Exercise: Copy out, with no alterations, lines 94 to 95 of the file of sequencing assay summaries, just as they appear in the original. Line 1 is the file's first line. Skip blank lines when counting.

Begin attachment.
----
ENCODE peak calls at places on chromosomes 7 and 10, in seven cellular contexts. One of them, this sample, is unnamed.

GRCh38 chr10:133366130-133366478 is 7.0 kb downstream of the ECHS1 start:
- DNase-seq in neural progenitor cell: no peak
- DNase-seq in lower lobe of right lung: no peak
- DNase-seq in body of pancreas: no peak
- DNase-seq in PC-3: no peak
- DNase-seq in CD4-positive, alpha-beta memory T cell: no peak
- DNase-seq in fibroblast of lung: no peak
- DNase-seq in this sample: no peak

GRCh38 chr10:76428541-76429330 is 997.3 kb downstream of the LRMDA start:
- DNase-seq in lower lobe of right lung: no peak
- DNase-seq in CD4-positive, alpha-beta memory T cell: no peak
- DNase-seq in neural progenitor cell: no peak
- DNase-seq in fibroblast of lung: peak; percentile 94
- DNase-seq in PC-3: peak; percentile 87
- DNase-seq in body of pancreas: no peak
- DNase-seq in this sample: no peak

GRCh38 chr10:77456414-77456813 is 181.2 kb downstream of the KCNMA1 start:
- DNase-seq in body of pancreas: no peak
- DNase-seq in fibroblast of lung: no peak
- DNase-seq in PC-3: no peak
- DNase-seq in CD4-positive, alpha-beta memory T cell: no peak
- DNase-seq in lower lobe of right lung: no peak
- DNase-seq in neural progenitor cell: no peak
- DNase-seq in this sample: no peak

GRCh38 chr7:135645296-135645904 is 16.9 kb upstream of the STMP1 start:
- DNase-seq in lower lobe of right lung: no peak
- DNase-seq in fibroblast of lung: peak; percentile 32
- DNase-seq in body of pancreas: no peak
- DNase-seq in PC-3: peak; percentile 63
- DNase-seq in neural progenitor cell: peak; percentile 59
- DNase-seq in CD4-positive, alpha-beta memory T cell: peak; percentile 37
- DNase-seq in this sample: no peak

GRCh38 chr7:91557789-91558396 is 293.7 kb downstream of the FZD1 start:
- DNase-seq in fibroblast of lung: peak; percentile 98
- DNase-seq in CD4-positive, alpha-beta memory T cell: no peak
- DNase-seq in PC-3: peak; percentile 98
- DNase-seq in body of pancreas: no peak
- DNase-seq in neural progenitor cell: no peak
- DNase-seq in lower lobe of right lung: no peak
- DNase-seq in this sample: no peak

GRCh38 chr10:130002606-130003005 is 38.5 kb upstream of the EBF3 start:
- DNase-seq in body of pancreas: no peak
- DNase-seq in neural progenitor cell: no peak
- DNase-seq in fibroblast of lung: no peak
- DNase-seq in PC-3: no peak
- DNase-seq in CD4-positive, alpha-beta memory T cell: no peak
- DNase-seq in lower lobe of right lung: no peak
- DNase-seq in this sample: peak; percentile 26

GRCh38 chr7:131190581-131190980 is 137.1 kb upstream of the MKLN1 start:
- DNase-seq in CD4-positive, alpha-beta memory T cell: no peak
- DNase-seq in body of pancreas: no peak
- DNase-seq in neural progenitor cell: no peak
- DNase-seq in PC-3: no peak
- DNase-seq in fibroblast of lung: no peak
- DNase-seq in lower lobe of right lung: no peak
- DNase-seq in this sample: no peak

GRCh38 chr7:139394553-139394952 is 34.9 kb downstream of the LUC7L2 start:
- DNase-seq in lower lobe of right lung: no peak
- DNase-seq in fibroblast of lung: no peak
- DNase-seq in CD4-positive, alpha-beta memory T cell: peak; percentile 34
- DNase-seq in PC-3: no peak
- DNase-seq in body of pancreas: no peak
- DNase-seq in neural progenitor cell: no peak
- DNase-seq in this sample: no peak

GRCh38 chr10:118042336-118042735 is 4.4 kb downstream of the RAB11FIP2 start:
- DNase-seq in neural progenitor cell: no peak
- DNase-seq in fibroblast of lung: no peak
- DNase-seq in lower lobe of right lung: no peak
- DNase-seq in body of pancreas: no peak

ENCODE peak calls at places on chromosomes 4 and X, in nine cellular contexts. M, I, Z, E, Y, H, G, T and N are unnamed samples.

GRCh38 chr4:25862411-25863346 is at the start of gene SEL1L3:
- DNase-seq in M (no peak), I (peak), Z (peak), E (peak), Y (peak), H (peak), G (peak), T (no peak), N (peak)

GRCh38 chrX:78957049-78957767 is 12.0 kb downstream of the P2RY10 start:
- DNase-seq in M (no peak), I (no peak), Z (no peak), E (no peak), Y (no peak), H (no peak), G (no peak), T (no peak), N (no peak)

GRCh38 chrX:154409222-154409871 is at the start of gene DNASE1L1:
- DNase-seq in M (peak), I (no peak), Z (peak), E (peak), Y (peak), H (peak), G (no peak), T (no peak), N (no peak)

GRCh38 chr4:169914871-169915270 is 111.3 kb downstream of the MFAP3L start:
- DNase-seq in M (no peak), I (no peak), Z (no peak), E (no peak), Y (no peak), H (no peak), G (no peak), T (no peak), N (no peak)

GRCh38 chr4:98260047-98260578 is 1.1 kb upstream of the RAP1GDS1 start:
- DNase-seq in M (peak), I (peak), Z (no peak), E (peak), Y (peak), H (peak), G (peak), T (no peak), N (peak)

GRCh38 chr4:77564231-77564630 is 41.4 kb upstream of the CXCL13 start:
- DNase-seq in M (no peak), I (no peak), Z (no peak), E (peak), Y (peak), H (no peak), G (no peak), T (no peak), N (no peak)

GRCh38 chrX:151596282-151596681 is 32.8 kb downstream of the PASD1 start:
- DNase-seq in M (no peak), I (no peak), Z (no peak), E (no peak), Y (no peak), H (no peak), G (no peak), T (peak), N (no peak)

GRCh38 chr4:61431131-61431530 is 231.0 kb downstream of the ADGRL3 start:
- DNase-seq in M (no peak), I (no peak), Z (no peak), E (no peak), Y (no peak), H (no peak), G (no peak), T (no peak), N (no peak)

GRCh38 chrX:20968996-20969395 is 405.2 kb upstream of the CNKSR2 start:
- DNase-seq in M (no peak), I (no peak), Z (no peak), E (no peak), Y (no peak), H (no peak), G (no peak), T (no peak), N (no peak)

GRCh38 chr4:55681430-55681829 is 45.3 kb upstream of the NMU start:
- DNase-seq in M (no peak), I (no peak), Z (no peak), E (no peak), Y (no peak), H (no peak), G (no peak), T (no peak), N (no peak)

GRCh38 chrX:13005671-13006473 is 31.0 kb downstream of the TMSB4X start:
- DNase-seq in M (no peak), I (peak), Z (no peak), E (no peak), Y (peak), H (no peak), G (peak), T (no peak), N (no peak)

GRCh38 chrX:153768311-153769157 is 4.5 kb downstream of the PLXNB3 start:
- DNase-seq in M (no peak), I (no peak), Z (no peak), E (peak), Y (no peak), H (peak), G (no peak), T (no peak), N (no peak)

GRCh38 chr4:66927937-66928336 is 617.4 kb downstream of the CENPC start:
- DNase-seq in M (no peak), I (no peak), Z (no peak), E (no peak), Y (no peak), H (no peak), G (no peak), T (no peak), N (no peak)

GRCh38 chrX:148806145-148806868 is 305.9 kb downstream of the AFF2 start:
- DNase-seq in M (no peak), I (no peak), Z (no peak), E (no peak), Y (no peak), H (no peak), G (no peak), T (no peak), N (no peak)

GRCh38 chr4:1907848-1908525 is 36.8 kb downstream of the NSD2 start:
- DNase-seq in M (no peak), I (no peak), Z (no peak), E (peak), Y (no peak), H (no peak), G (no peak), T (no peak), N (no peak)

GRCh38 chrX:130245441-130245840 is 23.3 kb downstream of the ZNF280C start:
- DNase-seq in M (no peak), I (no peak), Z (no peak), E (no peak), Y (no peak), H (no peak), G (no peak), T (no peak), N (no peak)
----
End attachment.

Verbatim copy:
GRCh38 chrX:153768311-153769157 is 4.5 kb downstream of the PLXNB3 start:
- DNase-seq in M (no peak), I (no peak), Z (no peak), E (peak), Y (no peak), H (peak), G (no peak), T (no peak), N (no peak)